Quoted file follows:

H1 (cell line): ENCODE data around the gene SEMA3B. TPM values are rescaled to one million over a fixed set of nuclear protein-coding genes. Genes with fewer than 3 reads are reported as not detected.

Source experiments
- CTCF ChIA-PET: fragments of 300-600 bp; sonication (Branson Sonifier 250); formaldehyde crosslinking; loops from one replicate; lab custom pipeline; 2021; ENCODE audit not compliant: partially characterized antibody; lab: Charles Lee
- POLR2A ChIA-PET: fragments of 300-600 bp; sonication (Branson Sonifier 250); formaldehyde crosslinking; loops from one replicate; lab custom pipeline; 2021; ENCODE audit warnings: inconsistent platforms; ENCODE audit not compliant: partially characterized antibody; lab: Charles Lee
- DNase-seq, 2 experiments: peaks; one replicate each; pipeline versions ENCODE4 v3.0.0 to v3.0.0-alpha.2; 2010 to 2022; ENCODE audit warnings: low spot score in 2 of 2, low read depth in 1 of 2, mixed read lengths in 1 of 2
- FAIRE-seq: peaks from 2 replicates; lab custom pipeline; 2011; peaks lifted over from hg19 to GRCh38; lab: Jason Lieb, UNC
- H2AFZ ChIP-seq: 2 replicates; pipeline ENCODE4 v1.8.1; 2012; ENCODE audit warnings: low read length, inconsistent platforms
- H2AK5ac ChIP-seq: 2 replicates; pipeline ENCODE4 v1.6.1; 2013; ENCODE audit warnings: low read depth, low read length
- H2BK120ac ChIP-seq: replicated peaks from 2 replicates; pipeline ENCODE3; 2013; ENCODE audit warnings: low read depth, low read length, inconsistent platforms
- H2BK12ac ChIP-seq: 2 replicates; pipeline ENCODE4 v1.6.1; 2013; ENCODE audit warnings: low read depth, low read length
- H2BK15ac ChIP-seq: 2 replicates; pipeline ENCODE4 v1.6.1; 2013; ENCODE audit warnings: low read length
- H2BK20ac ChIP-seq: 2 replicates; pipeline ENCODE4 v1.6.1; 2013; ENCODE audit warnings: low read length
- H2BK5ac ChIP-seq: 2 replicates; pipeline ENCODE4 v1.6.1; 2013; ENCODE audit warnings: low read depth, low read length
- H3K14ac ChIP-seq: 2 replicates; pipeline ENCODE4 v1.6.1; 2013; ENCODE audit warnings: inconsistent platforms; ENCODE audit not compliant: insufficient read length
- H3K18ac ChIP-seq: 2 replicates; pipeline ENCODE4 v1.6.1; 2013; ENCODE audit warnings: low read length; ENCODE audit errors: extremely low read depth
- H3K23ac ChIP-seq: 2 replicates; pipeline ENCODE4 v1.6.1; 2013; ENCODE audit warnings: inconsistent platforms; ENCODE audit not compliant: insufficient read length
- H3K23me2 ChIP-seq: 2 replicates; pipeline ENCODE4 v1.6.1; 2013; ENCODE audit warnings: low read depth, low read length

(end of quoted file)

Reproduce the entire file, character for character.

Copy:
H1 (cell line): ENCODE data around the gene SEMA3B. TPM values are rescaled to one million over a fixed set of nuclear protein-coding genes. Genes with fewer than 3 reads are reported as not detected.

Source experiments
- CTCF ChIA-PET: fragments of 300-600 bp; sonication (Branson Sonifier 250); formaldehyde crosslinking; loops from one replicate; lab custom pipeline; 2021; ENCODE audit not compliant: partially characterized antibody; lab: Charles Lee
- POLR2A ChIA-PET: fragments of 300-600 bp; sonication (Branson Sonifier 250); formaldehyde crosslinking; loops from one replicate; lab custom pipeline; 2021; ENCODE audit warnings: inconsistent platforms; ENCODE audit not compliant: partially characterized antibody; lab: Charles Lee
- DNase-seq, 2 experiments: peaks; one replicate each; pipeline versions ENCODE4 v3.0.0 to v3.0.0-alpha.2; 2010 to 2022; ENCODE audit warnings: low spot score in 2 of 2, low read depth in 1 of 2, mixed read lengths in 1 of 2
- FAIRE-seq: peaks from 2 replicates; lab custom pipeline; 2011; peaks lifted over from hg19 to GRCh38; lab: Jason Lieb, UNC
- H2AFZ ChIP-seq: 2 replicates; pipeline ENCODE4 v1.8.1; 2012; ENCODE audit warnings: low read length, inconsistent platforms
- H2AK5ac ChIP-seq: 2 replicates; pipeline ENCODE4 v1.6.1; 2013; ENCODE audit warnings: low read depth, low read length
- H2BK120ac ChIP-seq: replicated peaks from 2 replicates; pipeline ENCODE3; 2013; ENCODE audit warnings: low read depth, low read length, inconsistent platforms
- H2BK12ac ChIP-seq: 2 replicates; pipeline ENCODE4 v1.6.1; 2013; ENCODE audit warnings: low read depth, low read length
- H2BK15ac ChIP-seq: 2 replicates; pipeline ENCODE4 v1.6.1; 2013; ENCODE audit warnings: low read length
- H2BK20ac ChIP-seq: 2 replicates; pipeline ENCODE4 v1.6.1; 2013; ENCODE audit warnings: low read length
- H2BK5ac ChIP-seq: 2 replicates; pipeline ENCODE4 v1.6.1; 2013; ENCODE audit warnings: low read depth, low read length
- H3K14ac ChIP-seq: 2 replicates; pipeline ENCODE4 v1.6.1; 2013; ENCODE audit warnings: inconsistent platforms; ENCODE audit not compliant: insufficient read length
- H3K18ac ChIP-seq: 2 replicates; pipeline ENCODE4 v1.6.1; 2013; ENCODE audit warnings: low read length; ENCODE audit errors: extremely low read depth
- H3K23ac ChIP-seq: 2 replicates; pipeline ENCODE4 v1.6.1; 2013; ENCODE audit warnings: inconsistent platforms; ENCODE audit not compliant: insufficient read length
- H3K23me2 ChIP-seq: 2 replicates; pipeline ENCODE4 v1.6.1; 2013; ENCODE audit warnings: low read depth, low read length